28 December 2016   Leave a comment

US Secretary of State Kerry delivered a speech today on US-Israeli relations.  The speech was designed to explain the US decision not to veto the UN Security Council Resolution condemning the settlements in the Occupied West Bank, and he had three audiences: the Israeli government which has condemned the decision, US Congresspeople who have also roundly condemned the decision, and the larger international audience which has a powerful interest in Middle East peace.  For those who lack a strong background in the US position in the Israeli-Palestinian duspute, Kerry does a very good job of placing the US decision in a larger historical context.  Israeli Prime Minister Netanyahu issued a statement condemning the decision. When the Israeli Ministry of Foreign Affairs issues a rebuttal to Kerry’s speech, I will provide a link to that analysis.  Vox has an essay entitled “9 questions about the UN vote on Israeli settlements you were too embarrassed to ask” which also offers good background to the resolution.

US President Obama has indicated that he is prepared to retaliate against Russia for its interference in the US Presidential elections.  Some of the retaliatory measures will include additional sanctions to those already levied against Russia for its intervention in Ukraine and some sanctions will likely include specific individuals in the Russian government and economy.  But there will likely be cyberattacks that will not be announced.  How President-elect Trump will navigate these sanctions is unclear.  Many Republicans support a strong policy against Russia.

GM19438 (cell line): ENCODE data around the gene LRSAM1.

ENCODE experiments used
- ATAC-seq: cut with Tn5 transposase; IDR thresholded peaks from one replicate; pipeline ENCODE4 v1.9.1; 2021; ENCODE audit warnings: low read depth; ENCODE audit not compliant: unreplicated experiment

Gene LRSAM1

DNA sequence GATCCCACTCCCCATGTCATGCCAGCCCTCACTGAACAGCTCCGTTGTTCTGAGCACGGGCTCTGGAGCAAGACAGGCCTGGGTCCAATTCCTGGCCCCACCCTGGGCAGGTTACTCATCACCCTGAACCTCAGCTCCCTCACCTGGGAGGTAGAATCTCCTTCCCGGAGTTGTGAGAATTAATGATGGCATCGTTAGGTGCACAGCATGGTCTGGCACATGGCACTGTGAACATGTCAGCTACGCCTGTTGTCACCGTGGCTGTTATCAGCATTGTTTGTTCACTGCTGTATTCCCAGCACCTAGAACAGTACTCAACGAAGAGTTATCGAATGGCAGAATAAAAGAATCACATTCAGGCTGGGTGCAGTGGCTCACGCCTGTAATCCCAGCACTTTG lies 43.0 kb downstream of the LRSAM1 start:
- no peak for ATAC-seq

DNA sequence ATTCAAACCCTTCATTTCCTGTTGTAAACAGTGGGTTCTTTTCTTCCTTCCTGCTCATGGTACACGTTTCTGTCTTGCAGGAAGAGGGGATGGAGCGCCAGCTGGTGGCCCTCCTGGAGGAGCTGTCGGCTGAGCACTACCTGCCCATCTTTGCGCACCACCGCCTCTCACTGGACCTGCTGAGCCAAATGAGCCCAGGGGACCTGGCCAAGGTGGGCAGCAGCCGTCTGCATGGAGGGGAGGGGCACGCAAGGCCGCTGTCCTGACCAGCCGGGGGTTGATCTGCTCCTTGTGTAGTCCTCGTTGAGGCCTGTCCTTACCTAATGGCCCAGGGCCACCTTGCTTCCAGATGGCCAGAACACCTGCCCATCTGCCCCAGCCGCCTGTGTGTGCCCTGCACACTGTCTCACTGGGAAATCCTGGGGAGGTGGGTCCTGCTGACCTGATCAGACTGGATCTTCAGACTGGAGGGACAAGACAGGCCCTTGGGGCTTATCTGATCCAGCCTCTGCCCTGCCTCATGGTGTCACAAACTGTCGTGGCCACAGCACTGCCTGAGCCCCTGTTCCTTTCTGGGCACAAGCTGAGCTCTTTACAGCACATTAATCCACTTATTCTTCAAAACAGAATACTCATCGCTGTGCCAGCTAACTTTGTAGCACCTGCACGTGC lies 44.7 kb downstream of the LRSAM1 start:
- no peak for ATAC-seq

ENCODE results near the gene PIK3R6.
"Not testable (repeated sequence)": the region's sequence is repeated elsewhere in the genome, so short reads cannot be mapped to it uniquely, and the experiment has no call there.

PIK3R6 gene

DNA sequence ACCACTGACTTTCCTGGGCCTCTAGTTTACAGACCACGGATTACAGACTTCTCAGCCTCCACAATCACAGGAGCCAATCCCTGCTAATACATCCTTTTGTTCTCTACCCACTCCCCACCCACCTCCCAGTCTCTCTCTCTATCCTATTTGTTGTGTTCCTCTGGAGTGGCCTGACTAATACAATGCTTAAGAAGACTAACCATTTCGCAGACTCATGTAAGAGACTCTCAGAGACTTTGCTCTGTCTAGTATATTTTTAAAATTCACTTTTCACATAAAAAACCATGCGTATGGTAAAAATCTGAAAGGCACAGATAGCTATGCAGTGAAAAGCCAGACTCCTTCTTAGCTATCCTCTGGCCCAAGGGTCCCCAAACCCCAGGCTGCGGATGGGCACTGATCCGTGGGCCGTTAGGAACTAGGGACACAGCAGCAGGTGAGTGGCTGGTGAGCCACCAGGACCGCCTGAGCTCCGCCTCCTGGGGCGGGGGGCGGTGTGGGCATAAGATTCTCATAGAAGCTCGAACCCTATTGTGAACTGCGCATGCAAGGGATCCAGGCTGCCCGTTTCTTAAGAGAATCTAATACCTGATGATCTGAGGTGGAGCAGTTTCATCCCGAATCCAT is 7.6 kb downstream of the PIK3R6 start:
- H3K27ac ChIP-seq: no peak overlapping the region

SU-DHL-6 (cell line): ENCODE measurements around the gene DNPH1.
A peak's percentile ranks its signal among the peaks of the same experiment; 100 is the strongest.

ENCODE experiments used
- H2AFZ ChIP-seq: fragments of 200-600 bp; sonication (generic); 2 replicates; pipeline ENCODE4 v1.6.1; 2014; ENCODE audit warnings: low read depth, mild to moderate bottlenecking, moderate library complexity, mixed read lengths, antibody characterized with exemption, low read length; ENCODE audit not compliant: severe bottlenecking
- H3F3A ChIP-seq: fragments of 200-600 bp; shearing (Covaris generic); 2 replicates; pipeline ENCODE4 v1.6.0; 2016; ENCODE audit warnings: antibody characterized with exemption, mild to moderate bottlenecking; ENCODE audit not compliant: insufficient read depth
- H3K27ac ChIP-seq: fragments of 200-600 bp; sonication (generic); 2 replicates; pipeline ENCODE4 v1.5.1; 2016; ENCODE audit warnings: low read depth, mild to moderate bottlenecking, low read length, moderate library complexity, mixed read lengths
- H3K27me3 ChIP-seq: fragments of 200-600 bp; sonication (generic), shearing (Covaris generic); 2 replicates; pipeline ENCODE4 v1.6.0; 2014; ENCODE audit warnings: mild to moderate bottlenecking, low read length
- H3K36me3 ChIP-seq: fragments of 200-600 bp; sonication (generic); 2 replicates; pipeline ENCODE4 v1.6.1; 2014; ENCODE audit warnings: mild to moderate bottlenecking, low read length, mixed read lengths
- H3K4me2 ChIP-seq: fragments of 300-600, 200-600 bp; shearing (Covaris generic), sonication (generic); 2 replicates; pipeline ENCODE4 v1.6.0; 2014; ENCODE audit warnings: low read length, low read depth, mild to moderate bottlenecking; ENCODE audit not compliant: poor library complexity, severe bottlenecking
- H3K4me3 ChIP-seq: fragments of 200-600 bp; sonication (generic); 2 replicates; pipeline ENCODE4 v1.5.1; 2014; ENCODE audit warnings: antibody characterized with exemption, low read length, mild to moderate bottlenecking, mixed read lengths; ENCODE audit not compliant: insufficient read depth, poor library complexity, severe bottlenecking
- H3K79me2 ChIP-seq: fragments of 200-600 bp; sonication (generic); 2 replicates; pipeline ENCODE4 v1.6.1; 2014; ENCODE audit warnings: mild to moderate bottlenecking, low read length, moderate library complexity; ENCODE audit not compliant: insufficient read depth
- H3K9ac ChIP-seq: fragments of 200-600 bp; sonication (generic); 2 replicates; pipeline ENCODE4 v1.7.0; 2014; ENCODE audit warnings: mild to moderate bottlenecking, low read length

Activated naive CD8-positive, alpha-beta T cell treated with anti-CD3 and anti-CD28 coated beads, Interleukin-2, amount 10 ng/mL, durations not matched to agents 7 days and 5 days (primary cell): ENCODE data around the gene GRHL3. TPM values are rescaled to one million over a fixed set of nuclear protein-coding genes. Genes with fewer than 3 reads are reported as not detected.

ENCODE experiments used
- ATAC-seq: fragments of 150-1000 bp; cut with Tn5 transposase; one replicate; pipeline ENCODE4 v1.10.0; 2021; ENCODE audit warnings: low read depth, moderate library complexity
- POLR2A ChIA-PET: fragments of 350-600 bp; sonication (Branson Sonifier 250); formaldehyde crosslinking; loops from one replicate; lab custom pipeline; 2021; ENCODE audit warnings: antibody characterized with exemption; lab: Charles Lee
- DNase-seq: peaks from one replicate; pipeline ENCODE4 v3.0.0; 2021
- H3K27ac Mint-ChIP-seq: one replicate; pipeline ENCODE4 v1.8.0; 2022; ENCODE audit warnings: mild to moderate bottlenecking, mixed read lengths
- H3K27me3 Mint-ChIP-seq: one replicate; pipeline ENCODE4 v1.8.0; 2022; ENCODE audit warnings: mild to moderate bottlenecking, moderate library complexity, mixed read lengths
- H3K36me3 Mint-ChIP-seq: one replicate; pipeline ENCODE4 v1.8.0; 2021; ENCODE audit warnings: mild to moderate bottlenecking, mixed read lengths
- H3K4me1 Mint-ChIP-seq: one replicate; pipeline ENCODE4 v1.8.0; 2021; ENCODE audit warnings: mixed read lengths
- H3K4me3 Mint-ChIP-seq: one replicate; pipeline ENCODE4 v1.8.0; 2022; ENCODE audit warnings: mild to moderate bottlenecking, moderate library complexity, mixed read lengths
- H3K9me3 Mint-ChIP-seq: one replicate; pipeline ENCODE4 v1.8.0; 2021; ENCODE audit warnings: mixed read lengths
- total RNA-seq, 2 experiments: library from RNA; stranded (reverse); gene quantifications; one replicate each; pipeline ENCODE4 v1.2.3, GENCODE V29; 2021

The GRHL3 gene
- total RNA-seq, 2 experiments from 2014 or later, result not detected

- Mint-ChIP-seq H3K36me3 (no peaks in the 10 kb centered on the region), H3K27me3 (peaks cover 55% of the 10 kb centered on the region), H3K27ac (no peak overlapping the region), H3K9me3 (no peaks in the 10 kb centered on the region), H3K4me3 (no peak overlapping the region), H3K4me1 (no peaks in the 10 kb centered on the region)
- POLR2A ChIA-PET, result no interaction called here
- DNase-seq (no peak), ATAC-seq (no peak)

The discussions among Russia, Iran, and Turkey on the future of Syria appear to have come up with an agreement that is pure realpolitik.  The Turks wish Syrian President Assad to leave, while the Russians and the Iranians wish him to stay in office.  In order to assure that all parties are satisfied, the parties are contemplating dividing Syria into various spheres of influence with Assad ruling only one of those zones and only for a limited period of time.  It is difficult to imagine such a arrangement working without the very active participation of all three powers, nor is it an arrangement that could last for very long.  But it may be a face-saving short-term measure that allows Russia to exit as a victorious power, leaving Iran and Turkey holding the bag.

Posted December 28, 2016 by vferraro1971 in World Politics

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